A source told The Times former Welsh Guards officer Mr Dyer, who recently recovered from stomach cancer, has been offering Harry support in recent years.
'Mark can always be relied upon to talk sense into Harry and will be a stoic under-the-radar support for Harry in what has the propensity to be a stress-inducing time for him, the source said.
Those close to Harry said he would have embraced the opportunity to meet with his brother, with an insider adding: 'The Duke's primary reason to travel to the UK is to visit his father. If the opportunity were to arise to see the Prince of Wales then the Duke would have gladly accepted it.'
It was hoped Harry's return to Britain could help heal wounds with King Charles and a chance to reach out to his William amid years of strained relations.
Harry and Meghan abandoned royal duties in early 2020 to live in the US.
The Duke has been critical of his family in TV interviews and his book, Spare, which was published last year.
The bombshell book featured staggering insights into the prince's relationship with his father and brother.
Harry has barely spoken with his father since the death of Queen Elizabeth II and it is reported there was no contact when he celebrated his 39th birthday in September.
Charles had called him personally to tell him the devastating news and the Duke immediately jumped on a plane so he could get to the UK as soon as possible.
A luxury Range Rover believed to be carrying the British royal was seen arriving at LAX's VIP terminal on Monday night and he boarded the earliest flight so he could be in London by lunchtime yesterday.
Harry was accompanied by police security despite his ongoing row with the Home Office.
In Spare, Harry had revealed that Charles had urged his warring sons: 'Please boys, don't make my final years a misery.'
And his trip may have been motivated by that plea.
Daily Mail Diary editor Richard Eden said yesterday that Harry and Charles held a 'brief meeting' before the King returned to Sandringham.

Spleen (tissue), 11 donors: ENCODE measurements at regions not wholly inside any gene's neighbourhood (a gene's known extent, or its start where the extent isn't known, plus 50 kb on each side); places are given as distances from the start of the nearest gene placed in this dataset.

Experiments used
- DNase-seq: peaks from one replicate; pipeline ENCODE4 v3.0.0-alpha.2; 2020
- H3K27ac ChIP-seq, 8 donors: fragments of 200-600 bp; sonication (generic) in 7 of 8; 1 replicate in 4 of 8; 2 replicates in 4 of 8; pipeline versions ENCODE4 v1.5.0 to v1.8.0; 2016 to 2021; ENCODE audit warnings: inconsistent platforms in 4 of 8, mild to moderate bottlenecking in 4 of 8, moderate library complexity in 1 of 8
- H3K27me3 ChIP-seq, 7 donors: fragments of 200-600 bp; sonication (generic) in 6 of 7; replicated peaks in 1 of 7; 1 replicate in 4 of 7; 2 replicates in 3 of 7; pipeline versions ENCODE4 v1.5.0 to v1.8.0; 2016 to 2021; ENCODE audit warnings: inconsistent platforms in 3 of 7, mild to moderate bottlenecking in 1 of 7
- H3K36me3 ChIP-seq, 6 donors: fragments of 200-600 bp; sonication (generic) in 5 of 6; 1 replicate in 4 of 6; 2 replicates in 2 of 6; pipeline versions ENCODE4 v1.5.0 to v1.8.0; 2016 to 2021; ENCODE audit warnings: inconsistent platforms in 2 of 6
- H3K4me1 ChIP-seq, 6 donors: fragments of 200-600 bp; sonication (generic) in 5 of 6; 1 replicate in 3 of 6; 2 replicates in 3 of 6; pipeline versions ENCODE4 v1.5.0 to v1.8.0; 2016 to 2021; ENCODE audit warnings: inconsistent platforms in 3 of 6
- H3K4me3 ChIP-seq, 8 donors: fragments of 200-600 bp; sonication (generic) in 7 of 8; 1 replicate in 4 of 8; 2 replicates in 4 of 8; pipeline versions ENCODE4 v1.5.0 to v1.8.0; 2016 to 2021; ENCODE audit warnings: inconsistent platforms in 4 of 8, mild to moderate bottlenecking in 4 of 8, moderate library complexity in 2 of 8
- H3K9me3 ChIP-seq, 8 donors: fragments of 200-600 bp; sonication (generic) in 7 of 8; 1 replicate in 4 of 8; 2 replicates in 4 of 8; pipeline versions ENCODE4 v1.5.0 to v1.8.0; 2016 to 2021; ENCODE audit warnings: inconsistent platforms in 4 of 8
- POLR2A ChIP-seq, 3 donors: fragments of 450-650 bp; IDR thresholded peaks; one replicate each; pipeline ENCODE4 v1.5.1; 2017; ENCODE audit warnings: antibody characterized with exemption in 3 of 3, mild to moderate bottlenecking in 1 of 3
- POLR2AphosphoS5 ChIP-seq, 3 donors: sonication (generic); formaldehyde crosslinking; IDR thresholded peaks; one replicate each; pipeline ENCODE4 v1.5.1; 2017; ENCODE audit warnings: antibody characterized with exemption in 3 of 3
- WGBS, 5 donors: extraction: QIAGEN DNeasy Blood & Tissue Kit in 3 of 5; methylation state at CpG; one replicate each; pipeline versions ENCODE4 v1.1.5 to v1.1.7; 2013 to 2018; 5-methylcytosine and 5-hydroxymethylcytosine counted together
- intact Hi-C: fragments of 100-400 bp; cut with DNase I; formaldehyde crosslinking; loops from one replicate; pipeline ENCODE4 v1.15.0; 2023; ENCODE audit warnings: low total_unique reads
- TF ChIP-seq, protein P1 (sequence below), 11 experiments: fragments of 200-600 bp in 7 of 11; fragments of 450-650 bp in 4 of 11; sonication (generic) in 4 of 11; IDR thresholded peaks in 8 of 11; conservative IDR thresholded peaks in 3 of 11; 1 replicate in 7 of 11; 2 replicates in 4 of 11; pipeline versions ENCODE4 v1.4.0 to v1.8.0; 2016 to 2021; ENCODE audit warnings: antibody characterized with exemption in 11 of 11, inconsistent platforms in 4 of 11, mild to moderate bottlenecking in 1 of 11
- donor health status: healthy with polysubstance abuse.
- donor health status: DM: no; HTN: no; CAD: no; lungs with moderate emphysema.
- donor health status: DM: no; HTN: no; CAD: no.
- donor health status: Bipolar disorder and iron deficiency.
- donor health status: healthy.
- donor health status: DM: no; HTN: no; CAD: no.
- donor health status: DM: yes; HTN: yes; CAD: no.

Royal commentator Richard Fitzwilliams also said: 'I'm sure Harry will put aside the past right now for this serious issue. The Royal family - including the Sussexes - it's so important that everyone is pulling in the right direction'.
Kristina Kyriacou, the King's former press secretary, added: 'Charles adores Harry. He didn't want any of this estrangement. If out of bad news, some good news comes and Harry and the King and the Queen and his brother are reunited - how wonderful.'
The King had been taken to London from Sandringham by helicopter on Monday to begin outpatient cancer treatment.
He then spent Monday night at home in London - as family and friends revealed that the monarch remains 'hugely positive' following his bombshell diagnosis.
But he may miss public duties for a number of months, it has been claimed.
The King and Camilla landed back at Sandringham in Norfolk at around 4.20pm yesterday, having left London immediately after the monarch met his son, Harry.
Prime Minister Rishi Sunak said yesterday that he was 'shocked and sad' to hear about the King's cancer diagnosis but revealed: 'Thankfully this has been caught early'.
The King contacted both Harry and William personally to tell them of his cancer diagnosis before it was announced by Buckingham Palace at 6pm on Monday.
The Palace said doctors discovered the cancer during a medical procedure for an enlarged prostate last month. Sources have suggested that the cancer is in a different part of the King's body but was discovered during the surgery last week.
Buckingham Palace said in a statement: 'During The King's recent hospital procedure for benign prostate enlargement, a separate issue of concern was noted. Subsequent diagnostic tests have identified a form of cancer.